When I was growing up in Atlanta, there were less than 100,000 Jewish residents in a city of several million. My parents had moved there from Philadelphia, and they retained much of that Northern Jewishness that set us apart growing up. Much of that was cultural – bagels and lox on Sunday mornings, for example, instead of grits and fried chicken.
We were members of the Temple, the biggest Reform shul in the city, and my sisters and I went to Sunday School and were had Bat Mitzvahs and confirmations. We were involved members of the community, and it gave me a sense of pride. But it was not one that I wore proudly amongst my peers at school. How could I when I was one of five Jewish members in my classl? Instead it made me feel different, along with my big curly hair and oddly shaped nose.
I went to a Jewish school until I was in kindergarten age and then I moved into the public school system, and one of my most vivid Hanukkah memories is from that year. It’s not the kind of memory you want lingering in your mind forever. There was a big Christmas tree in the back of the room. The teacher had just left the room for a few minutes. Several of the kids in my class got up and started dancing around the tree, making fun of me and the other few Jews in the class for not joining in the celebration of the holiday (which we actually did, there was not much choice). Then they started chanting songs about us. I don’t remember the words but I know they had negative connotations. When the teacher returned, they stopped and pretended like nothing had happened, but it was too late. In the midst of their chanting and stomping around the tree, they had tipped it over. The experience was alienating.
Life in Atlanta continued very much that way. I was one of a few children to take off for Rosh Hashanah and Yom Kippur. Most of the kids were jealous that they didn’t get the days off, but no one was ever jealous or wanted to observe the holidays with me. No one ever asked the story about how either holiday came to be. My mother continued all the traditions and we continued to practice the Jewish faith at home and I attended Hebrew School. When I was 15, I heard about a high school program in Israel, and I wanted to attend immediately. My grandfather, a fervent Zionist, paid for the trip and I was off. Off to a land where I could stand up proudly for being a Jew. I had never experienced that kind of pride before, and that pride has stayed with me ever since. I certainly needed it when I headed off to the University of Georgia after spending a year in Israel and encountered a room mate wearing a swastika (but perhaps that story is for another blog post). Well, not really, but she may as well have . She had boys make prank calls to me, asking how much money my parents earn and other making other stereotypical comments.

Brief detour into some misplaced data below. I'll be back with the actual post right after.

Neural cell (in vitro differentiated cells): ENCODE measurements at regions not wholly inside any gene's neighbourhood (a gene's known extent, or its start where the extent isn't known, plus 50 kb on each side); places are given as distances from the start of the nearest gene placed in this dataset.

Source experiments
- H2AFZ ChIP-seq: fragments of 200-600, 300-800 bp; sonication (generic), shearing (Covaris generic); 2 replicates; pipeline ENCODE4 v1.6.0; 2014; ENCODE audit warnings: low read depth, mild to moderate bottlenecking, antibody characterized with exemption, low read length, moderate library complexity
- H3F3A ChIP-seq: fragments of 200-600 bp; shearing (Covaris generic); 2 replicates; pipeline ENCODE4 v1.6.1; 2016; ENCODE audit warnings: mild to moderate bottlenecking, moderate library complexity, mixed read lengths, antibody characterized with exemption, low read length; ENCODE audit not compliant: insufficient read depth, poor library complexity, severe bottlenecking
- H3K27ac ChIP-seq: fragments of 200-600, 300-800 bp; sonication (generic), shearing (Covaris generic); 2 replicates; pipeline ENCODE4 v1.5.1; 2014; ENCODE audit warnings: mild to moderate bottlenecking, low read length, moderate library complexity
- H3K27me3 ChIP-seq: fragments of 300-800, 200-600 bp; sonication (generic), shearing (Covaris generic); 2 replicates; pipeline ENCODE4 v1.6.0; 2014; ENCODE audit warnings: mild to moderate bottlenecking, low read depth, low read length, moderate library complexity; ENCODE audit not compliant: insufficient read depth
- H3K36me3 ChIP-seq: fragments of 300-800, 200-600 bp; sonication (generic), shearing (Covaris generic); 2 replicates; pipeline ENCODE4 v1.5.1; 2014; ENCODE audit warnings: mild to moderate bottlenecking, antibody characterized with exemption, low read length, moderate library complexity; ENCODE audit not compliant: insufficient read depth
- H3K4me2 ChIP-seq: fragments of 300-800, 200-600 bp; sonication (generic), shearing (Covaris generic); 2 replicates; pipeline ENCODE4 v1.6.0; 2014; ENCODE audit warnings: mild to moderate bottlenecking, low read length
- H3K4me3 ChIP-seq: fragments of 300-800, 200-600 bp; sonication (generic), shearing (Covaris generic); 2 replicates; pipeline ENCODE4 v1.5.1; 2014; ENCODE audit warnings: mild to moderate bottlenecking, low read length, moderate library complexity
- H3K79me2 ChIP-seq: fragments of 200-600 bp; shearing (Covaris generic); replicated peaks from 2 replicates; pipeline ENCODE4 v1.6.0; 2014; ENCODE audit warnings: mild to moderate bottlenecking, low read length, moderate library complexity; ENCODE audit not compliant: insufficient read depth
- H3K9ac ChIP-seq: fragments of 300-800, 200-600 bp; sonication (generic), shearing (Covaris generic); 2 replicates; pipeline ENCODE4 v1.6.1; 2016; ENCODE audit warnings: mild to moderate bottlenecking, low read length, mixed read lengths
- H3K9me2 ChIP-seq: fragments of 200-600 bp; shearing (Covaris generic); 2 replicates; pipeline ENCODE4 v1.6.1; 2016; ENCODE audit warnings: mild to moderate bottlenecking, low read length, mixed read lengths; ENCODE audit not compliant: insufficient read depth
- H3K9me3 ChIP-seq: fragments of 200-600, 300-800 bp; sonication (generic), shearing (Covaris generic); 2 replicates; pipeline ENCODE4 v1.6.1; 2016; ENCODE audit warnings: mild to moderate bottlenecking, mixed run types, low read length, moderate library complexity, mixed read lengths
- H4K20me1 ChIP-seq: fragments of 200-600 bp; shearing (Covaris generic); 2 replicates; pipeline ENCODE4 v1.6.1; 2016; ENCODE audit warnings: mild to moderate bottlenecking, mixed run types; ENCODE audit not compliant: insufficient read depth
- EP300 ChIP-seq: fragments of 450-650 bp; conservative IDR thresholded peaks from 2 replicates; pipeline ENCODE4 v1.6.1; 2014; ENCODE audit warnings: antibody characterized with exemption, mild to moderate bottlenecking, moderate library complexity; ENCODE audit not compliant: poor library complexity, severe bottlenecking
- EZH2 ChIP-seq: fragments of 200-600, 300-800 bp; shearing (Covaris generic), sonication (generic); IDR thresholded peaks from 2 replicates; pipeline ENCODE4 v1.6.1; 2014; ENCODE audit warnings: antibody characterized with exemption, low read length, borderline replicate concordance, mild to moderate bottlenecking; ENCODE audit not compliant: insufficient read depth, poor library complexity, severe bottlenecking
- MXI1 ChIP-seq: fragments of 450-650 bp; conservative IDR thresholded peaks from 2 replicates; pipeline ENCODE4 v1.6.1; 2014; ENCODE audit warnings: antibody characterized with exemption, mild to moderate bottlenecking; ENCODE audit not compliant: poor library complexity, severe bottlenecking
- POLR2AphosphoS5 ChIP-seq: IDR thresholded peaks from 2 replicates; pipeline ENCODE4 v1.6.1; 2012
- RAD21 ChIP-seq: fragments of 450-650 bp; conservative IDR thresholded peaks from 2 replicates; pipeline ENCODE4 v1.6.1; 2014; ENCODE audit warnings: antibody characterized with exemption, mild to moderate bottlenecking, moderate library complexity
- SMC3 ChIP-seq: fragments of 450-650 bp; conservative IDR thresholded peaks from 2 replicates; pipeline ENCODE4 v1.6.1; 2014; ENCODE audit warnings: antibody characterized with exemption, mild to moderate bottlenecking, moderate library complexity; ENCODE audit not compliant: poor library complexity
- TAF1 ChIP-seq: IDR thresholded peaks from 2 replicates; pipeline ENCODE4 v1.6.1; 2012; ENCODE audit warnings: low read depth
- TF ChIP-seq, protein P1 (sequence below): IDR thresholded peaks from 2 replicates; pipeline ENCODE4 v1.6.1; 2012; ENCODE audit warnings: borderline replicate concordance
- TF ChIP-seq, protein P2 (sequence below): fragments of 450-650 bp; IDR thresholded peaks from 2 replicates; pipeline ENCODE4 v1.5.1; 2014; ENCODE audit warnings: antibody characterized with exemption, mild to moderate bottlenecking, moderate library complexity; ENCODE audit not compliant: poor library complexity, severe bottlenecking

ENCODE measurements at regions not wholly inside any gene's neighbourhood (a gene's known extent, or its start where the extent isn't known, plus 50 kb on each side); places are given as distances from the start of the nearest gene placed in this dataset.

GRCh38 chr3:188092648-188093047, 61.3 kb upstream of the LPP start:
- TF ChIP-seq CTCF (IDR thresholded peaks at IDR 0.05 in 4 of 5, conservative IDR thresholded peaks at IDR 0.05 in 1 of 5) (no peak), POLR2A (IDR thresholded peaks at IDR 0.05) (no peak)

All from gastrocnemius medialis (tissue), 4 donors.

Fast forward to today. I moved to NY almost right out of college (after spending time abroad) and I’ve never felt that kind of shame about being Jewish since. When I lived on the Upper West Side, I’d walk down West End Avenue saying “Shabbat Shalom” as often as possible because I could, and for no other reason. We moved to the suburbs after the kids were born, and they both wear their Judaism on their sleeve. It makes it easier that the entire school gets off for Rosh Hashanah and Yom Kippur.
I am no longer a fish out of water, rather I fit right in. My big curly brown hair is quite accepted in NYC and when Hanukkah rolls around, we are not the only ones celebrating. Rather we are joined by others to do so. All of their friends want to not only know the story of Hanukkah, but they want to come over and light the candles with us, whether Jewish or non-Jewish. We have gathered with friends and family to light the menorah, and last night, we took our annual pilgrimage into the city on Christmas Eve to see the great big menorah in front of the Plaza Hotel. You wouldn’t get that where I came from.
As I celebrate Hanukkah Hooplah with my fellow bloggers, I am reminded of the uniqueness of the blogging community. We have been brought together from all over the country to celebrate a holiday where some of us have more people to celebrate it with others. Oh, if I had this feeling of support when I was growing up!
A group of sixteen bloggers, led by Renee A. Schuls-Jacobson, are blogging the eight nights of Hanukkah, Please check out the other Hoopla posts here.
I would like to thank Streit’s and Doni Zasloff Thomas a.k.a. Mama Doni, the lead singer-songwriter of The Mama Doni Band for providing each of the sixteen of us with cyber-swag. Their cross-promotional alliance is designed to celebrate Jewish culture with the young generation, a mission of both Mama Doni and Streit’s.
To win this awesome swag, leave me a comment letting me know that you’re interested. A winner will be randomly selected on December 29th.
And check out this great video by Mama Doni herself “Chanukah Fever”:
Disclosure: I am not being compensated for participating in this campaign.